French loses out to Creole and English in Seychelles election

VICTORIA, Aug 1, 2006 (AFP) - Election observers from the organization of French-speaking nations on Tuesday praised weekend polls in the Seychelles but lamented a lack of French used by candidates and officials in the process.
The five-strong Francophonie team noted with satisfaction the peaceful conduct of the three-day exercise that ended on Sunday with incumbent President James Michel winning a narrow victory over a strong opposition challenge.
At the same time, they expressed concern that French — one of three official languages in the far-flung Indian Ocean archipelago, along with English and Creole — had been under-utilized in both the campaign and polling.
Among their recommendations, the Francophonie observers urged "a more systematic usage of French in the electoral process, in keeping with provisions in the constitution that guarantee the equality of the three languages."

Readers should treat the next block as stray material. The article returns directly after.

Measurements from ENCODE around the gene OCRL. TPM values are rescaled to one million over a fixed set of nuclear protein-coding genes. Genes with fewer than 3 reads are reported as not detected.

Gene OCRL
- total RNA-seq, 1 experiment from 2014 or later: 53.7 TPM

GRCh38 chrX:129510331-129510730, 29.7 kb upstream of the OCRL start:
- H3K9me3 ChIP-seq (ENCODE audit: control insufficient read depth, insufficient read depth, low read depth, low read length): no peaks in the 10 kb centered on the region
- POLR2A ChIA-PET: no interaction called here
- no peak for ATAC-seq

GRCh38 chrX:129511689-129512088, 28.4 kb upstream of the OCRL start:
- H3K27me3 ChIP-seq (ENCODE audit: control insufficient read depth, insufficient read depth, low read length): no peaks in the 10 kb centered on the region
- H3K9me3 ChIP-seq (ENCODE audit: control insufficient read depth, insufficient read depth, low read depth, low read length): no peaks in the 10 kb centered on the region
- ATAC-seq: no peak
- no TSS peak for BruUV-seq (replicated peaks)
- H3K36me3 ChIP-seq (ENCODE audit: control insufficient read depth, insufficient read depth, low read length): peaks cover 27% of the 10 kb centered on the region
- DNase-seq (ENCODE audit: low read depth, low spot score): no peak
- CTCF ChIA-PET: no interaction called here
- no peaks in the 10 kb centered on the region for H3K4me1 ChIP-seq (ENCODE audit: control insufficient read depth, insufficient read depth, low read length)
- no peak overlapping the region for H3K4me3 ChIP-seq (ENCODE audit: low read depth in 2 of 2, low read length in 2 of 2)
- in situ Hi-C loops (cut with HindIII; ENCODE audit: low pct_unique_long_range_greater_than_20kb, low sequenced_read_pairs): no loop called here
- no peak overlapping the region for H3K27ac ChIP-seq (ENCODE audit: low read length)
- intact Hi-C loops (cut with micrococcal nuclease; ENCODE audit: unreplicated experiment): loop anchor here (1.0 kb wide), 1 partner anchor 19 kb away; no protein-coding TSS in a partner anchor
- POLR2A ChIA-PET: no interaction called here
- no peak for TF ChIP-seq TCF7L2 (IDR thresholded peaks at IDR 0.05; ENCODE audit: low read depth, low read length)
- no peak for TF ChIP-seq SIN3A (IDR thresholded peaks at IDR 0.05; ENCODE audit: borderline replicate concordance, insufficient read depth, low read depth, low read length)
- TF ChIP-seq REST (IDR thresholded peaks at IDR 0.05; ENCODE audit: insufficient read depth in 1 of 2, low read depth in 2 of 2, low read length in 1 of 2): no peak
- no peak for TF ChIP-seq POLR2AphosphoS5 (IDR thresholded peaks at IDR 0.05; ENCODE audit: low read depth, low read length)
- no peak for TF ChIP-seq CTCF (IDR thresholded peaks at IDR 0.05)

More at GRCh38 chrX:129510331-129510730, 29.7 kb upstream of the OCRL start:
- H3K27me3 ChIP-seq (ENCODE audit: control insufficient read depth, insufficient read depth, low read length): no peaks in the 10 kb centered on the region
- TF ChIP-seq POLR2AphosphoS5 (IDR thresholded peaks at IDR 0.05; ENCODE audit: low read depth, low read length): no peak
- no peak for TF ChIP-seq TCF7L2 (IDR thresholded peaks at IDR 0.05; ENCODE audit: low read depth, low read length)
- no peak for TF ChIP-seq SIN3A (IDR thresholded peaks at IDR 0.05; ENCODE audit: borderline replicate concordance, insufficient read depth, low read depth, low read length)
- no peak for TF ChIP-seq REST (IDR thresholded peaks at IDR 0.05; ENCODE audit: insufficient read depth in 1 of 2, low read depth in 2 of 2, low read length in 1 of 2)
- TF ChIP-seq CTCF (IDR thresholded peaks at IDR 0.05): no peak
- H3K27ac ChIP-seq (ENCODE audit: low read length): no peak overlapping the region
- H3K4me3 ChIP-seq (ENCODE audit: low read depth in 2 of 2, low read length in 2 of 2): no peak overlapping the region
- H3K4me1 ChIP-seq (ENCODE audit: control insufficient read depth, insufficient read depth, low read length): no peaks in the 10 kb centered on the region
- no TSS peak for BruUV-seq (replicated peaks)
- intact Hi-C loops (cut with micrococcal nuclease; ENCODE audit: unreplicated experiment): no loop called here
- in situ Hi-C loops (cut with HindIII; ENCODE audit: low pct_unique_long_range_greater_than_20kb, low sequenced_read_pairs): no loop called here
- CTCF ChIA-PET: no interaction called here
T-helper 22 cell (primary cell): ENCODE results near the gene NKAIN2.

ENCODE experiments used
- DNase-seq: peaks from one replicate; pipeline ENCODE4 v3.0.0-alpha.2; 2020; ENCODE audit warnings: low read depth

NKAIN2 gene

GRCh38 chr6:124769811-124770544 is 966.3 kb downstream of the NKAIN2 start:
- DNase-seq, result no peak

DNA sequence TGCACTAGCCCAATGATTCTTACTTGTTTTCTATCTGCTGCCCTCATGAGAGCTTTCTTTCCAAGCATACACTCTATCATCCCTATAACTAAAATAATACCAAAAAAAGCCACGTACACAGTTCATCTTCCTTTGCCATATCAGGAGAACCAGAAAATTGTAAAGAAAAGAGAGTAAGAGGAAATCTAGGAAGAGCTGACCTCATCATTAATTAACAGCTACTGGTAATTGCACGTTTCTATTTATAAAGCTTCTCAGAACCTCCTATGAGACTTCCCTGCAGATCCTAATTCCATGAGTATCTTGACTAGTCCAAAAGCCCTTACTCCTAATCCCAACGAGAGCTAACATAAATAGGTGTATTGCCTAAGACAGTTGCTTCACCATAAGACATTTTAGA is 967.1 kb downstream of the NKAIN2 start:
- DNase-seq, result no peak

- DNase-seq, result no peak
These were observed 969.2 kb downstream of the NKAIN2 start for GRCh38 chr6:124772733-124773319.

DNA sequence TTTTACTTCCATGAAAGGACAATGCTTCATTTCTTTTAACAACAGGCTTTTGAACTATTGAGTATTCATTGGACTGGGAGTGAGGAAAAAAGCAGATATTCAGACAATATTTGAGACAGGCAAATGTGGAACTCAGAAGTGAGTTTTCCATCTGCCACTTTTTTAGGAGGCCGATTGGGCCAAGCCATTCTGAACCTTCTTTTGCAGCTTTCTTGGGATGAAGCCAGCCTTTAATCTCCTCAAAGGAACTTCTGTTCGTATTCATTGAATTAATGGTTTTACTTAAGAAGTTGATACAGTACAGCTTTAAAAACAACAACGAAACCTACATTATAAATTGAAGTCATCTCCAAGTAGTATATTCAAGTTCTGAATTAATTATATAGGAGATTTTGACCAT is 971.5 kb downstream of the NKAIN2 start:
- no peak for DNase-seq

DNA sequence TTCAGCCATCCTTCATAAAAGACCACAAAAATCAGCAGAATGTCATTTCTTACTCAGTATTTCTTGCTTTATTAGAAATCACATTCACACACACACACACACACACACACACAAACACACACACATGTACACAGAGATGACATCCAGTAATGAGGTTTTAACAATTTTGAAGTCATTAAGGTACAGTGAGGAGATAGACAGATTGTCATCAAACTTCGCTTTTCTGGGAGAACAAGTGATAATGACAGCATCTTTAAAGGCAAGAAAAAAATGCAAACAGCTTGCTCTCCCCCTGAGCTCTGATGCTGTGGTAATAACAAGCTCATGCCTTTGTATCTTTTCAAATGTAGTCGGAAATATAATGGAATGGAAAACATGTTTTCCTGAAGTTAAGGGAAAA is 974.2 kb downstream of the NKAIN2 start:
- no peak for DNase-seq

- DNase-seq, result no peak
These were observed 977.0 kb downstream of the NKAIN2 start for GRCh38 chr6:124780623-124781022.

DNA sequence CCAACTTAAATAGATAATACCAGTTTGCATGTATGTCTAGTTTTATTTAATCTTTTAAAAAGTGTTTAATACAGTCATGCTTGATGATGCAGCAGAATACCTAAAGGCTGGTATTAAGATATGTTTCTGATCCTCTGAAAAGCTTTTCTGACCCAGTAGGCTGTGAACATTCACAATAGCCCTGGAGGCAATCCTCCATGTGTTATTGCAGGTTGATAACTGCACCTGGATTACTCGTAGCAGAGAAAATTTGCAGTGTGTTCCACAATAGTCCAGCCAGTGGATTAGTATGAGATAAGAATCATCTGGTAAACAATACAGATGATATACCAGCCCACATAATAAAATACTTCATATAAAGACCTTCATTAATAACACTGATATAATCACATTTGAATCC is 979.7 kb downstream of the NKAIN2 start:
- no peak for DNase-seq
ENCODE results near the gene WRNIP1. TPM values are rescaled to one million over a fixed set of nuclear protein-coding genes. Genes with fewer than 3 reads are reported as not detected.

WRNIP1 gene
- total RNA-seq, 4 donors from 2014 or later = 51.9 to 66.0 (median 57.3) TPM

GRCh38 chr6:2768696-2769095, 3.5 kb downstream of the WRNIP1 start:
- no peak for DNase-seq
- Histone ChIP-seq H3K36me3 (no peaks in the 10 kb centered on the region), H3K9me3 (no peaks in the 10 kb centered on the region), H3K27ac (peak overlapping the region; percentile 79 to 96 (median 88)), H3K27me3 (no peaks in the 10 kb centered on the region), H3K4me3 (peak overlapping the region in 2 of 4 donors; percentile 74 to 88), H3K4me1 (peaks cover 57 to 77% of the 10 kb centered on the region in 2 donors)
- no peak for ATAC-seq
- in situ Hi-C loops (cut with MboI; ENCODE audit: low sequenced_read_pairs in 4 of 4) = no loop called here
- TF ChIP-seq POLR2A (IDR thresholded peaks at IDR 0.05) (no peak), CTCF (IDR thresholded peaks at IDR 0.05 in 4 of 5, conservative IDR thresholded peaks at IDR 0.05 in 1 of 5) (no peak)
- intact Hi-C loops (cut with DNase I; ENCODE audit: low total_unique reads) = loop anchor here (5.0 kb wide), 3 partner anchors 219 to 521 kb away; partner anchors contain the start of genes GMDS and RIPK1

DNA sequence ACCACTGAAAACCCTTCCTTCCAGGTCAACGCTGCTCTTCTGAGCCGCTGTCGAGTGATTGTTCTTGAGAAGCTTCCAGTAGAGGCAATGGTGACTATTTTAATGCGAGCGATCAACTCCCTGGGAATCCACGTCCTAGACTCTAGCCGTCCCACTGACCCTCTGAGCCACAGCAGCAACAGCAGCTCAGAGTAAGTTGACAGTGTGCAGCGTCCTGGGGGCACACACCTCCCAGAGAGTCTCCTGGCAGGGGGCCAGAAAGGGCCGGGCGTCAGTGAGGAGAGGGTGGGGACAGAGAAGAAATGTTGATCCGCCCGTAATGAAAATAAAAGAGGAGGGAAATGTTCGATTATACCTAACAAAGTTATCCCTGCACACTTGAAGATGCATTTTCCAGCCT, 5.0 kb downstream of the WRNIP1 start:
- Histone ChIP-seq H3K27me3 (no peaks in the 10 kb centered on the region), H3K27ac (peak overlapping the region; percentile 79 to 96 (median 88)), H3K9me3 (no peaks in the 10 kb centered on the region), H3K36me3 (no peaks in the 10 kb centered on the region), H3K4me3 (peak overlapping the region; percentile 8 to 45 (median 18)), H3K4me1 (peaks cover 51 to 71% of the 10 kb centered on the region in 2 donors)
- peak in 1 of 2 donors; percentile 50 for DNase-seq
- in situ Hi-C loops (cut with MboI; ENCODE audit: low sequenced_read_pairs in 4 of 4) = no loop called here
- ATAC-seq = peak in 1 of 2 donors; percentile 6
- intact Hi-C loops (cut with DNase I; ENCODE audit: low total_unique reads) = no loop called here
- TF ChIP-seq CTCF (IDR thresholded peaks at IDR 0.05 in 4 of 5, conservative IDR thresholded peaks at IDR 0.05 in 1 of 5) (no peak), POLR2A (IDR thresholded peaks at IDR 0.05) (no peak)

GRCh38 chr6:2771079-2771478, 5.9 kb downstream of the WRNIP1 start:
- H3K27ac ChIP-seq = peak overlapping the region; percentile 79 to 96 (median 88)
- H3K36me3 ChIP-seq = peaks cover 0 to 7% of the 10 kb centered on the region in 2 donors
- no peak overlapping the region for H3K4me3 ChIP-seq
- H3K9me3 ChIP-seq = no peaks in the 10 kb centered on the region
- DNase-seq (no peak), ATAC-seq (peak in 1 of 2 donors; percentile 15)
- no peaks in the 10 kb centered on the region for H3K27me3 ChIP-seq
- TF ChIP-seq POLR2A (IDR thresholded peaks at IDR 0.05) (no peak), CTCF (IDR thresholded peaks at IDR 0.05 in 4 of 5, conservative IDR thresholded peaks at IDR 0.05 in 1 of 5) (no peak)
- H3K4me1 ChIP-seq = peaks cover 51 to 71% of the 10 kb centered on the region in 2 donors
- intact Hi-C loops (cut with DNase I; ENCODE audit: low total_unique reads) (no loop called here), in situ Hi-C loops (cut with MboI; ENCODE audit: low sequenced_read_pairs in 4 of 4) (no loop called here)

The call was made in a statement by the representatives of the 53-nation bloc that gave a positive assessment of the polls but did not elaborate on how much French was used in the campaign or by electoral officials.
However, anecdotal evidence suggested that most speeches at rallies, printed campaign posters and election material were almost entirely in Creole with a smattering of English, the two most widely spoken languages on the 115-island chain.

Seychelles was a French colony until 1814 when it came under the control of Britain, becoming a crown colony in 1903 before winning independence in 1976.
Nearly all of its 85,000 inhabitants speak Creole, or pidgin French, and English, although many place names and surnames retain French characteristics even though its capital is named after a former British monarch.
Copyright AFP

No comments: